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Professor B. Heif is conducting experiments with a species of South American bees that he found during an expedition to the Brazilian rain forest. The honey produced by these bees is of superior quality compared to the honey from European and North American honey bees. Unfortunately, the bees do not breed well in captivity. Professor Heif thinks the reason is that the placement of the different maggots (for workers, queens, etc.) within the honeycomb depends on environmental conditions, which are different in his laboratory and the rain forest.
As a first step to validate his theory, Professor Heif wants to quantify the difference in maggot placement. For this he measures the distance between the cells of the comb into which the maggots are placed. To this end, the professor has labeled the cells by marking an arbitrary cell as number 1, and then labeling the remaining cells in a clockwise fashion, as shown in the following figure.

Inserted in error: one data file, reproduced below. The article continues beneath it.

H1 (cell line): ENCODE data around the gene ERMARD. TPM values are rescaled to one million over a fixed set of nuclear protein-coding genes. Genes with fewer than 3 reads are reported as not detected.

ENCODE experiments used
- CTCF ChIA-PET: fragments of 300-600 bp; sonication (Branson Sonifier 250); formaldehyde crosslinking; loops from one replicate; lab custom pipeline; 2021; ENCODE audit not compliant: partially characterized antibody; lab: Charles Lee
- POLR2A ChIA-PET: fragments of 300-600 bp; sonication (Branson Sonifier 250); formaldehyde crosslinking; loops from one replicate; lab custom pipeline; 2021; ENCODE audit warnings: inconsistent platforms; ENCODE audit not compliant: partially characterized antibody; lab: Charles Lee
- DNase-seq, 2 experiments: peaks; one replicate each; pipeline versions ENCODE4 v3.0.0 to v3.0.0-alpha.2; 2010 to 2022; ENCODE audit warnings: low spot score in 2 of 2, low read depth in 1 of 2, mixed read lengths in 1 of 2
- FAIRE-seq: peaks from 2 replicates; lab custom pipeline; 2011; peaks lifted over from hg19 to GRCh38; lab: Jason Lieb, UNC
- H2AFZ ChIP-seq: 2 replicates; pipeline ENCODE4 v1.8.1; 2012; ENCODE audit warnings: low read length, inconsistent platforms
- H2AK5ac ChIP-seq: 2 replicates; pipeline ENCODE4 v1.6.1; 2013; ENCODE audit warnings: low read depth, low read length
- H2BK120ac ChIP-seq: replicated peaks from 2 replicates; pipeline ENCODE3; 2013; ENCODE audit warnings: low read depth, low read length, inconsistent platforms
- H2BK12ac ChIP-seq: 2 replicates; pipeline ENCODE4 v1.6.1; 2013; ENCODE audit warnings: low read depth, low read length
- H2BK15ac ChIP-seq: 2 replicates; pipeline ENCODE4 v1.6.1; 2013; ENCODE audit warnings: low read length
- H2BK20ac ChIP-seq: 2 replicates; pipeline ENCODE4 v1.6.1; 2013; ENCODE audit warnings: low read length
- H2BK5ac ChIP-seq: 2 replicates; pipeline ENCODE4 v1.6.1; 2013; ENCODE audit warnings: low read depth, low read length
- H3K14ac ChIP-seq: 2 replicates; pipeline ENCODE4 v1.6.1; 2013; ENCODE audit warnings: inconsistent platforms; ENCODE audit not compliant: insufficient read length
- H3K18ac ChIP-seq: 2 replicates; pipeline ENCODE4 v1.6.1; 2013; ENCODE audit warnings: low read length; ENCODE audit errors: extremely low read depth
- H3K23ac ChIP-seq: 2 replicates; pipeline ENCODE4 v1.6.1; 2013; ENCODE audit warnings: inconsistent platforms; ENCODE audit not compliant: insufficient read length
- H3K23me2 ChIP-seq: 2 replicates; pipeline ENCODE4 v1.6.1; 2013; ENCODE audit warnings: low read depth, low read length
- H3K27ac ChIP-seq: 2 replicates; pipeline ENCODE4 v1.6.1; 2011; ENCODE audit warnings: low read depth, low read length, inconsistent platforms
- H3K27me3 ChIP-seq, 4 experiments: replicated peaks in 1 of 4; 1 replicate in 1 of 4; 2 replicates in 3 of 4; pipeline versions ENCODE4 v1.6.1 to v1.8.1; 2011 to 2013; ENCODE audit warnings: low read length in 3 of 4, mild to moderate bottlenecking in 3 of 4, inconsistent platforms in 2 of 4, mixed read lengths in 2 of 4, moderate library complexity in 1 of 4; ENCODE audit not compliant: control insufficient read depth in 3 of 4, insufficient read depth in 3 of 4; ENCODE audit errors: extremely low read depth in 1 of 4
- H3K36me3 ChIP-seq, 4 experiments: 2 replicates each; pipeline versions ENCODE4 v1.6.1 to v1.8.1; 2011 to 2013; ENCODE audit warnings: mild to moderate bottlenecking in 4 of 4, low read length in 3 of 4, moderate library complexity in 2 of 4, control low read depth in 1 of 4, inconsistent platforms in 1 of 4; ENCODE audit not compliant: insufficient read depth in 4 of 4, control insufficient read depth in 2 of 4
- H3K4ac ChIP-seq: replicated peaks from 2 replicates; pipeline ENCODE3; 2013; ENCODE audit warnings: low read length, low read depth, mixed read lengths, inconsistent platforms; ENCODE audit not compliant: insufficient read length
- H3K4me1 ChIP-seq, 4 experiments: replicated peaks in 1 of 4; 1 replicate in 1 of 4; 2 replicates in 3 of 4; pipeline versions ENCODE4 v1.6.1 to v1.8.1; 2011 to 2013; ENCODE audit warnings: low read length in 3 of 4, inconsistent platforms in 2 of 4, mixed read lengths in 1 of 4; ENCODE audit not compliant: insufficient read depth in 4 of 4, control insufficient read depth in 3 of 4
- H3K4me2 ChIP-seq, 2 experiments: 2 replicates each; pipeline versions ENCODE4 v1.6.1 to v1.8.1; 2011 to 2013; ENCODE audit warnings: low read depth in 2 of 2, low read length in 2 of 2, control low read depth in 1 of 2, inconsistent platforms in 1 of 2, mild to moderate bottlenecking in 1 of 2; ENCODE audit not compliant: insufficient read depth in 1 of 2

For example, two maggots in cells 19 and 30 are 5 cells apart. One of the shortest paths connecting the two cells is via the cells 19 - 7 - 6 - 5 - 15 - 30, so you must move five times to adjacent cells to get from 19 to 30.
Professor Heif needs your help to write a program that computes the distance, defined as the number of cells in a shortest path, between any pair of cells.
The input consists of several lines, each containing two integers a and b (a,b <= 10000), denoting numbers of cells. The integers are always positive, except in the last line where a=b=0 holds. This last line terminates the input and should not be processed.
For each pair of numbers (a,b) in the input file, output the distance between the cells labeled a and b. The distance is the minimum number of moves to get from a to b.
19 30 0 0
The distance between cells 19 and 30 is 5.
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